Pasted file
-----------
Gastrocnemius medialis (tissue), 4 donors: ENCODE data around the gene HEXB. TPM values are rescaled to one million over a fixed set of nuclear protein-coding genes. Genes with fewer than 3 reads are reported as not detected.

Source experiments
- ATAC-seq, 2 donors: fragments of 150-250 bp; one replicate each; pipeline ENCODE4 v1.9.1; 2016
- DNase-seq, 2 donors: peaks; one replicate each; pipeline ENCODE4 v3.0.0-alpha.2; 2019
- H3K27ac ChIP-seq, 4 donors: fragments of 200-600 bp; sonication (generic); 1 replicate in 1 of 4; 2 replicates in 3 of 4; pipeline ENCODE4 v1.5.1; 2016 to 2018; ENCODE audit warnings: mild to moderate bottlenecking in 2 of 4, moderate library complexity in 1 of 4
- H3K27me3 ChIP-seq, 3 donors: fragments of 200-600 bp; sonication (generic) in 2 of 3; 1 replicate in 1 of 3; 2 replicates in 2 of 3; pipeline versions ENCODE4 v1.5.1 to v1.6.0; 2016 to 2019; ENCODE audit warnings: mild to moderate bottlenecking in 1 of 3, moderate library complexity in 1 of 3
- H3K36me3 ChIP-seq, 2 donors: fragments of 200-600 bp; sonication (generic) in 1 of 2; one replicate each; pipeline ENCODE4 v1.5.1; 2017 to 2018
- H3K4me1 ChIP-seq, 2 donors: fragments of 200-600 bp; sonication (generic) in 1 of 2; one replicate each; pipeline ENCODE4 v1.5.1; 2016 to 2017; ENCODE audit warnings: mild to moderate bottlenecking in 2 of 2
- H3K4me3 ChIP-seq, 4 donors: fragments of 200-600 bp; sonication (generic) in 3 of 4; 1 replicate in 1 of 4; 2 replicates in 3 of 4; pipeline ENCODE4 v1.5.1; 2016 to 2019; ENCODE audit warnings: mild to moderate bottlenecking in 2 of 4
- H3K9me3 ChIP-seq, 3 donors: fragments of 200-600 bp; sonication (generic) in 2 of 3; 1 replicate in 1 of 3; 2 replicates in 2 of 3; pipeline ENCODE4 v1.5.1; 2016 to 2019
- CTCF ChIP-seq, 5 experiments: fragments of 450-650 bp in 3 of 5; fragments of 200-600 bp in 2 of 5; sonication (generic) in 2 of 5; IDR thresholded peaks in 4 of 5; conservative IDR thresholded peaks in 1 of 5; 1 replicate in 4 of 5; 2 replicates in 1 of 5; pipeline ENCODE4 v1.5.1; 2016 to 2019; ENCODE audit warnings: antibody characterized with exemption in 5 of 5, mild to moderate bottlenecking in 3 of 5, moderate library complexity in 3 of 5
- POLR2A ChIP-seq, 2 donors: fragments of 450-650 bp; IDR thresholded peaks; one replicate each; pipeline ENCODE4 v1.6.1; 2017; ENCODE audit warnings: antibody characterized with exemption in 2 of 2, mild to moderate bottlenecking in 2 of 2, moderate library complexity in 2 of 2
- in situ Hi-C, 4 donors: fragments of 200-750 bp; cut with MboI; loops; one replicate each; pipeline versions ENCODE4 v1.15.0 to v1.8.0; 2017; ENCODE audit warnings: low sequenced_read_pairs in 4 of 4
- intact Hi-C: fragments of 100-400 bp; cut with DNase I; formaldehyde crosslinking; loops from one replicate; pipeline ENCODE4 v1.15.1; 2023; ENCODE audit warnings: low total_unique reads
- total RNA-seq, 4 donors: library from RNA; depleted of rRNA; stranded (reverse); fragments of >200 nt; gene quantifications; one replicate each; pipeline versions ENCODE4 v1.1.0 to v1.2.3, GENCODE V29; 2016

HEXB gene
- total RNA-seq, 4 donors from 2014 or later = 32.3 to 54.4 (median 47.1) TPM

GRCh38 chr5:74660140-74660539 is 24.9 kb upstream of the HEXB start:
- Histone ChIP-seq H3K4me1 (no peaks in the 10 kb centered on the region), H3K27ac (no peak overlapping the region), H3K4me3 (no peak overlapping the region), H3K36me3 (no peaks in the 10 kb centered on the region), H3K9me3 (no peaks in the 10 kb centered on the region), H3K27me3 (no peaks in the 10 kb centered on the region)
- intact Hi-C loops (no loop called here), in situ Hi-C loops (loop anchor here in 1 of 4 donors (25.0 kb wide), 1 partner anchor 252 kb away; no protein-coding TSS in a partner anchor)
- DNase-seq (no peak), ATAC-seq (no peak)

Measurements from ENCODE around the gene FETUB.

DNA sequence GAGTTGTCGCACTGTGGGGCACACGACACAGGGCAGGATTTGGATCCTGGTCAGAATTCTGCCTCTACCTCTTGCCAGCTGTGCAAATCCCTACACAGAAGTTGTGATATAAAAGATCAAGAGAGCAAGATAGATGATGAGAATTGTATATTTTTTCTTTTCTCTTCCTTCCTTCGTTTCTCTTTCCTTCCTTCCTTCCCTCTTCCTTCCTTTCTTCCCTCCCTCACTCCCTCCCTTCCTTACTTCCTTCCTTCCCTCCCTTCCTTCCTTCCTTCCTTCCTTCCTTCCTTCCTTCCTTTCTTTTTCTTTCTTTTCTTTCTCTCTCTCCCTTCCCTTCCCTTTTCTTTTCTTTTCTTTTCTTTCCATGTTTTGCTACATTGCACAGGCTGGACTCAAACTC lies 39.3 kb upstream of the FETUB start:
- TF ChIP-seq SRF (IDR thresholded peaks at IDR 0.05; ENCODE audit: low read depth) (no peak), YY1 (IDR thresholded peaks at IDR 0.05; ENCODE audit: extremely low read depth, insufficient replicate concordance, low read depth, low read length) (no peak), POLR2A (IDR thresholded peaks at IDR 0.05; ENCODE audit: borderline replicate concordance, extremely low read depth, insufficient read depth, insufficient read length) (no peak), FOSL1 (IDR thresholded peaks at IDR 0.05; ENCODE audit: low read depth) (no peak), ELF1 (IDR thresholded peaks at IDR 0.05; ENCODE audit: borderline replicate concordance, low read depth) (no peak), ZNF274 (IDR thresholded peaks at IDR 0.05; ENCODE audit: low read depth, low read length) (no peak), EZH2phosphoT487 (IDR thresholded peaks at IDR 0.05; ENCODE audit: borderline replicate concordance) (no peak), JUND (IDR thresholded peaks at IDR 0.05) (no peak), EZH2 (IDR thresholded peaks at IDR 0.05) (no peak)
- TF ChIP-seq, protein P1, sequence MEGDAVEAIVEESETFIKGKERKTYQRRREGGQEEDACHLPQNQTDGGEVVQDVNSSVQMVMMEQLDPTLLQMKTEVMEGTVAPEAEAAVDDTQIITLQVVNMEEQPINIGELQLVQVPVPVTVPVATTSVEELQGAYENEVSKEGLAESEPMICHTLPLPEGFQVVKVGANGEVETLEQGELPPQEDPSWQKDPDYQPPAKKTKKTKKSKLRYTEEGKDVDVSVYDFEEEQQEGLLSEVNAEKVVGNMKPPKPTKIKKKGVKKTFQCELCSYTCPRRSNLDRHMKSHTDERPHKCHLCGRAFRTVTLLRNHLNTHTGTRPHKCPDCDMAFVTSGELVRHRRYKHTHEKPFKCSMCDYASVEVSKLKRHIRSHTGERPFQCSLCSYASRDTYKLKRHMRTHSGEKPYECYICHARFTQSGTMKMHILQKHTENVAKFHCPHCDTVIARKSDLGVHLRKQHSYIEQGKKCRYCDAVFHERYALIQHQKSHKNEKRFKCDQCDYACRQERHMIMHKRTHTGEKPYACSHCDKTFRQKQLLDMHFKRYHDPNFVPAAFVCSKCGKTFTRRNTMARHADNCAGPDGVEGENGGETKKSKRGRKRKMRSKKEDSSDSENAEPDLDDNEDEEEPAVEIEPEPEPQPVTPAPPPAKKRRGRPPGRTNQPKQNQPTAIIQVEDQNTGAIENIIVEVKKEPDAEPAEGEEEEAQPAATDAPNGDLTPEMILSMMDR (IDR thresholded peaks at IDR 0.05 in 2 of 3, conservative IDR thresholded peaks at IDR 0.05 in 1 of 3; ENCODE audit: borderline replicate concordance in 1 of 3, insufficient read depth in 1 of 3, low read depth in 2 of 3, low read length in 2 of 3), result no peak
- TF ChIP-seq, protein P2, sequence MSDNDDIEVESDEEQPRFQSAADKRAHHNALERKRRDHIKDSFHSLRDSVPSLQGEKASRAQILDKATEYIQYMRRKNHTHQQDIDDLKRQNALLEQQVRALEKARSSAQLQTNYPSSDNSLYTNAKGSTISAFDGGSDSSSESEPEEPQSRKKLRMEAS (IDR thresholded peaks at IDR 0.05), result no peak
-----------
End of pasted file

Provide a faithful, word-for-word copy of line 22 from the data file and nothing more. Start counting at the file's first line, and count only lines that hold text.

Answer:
Measurements from ENCODE around the gene FETUB.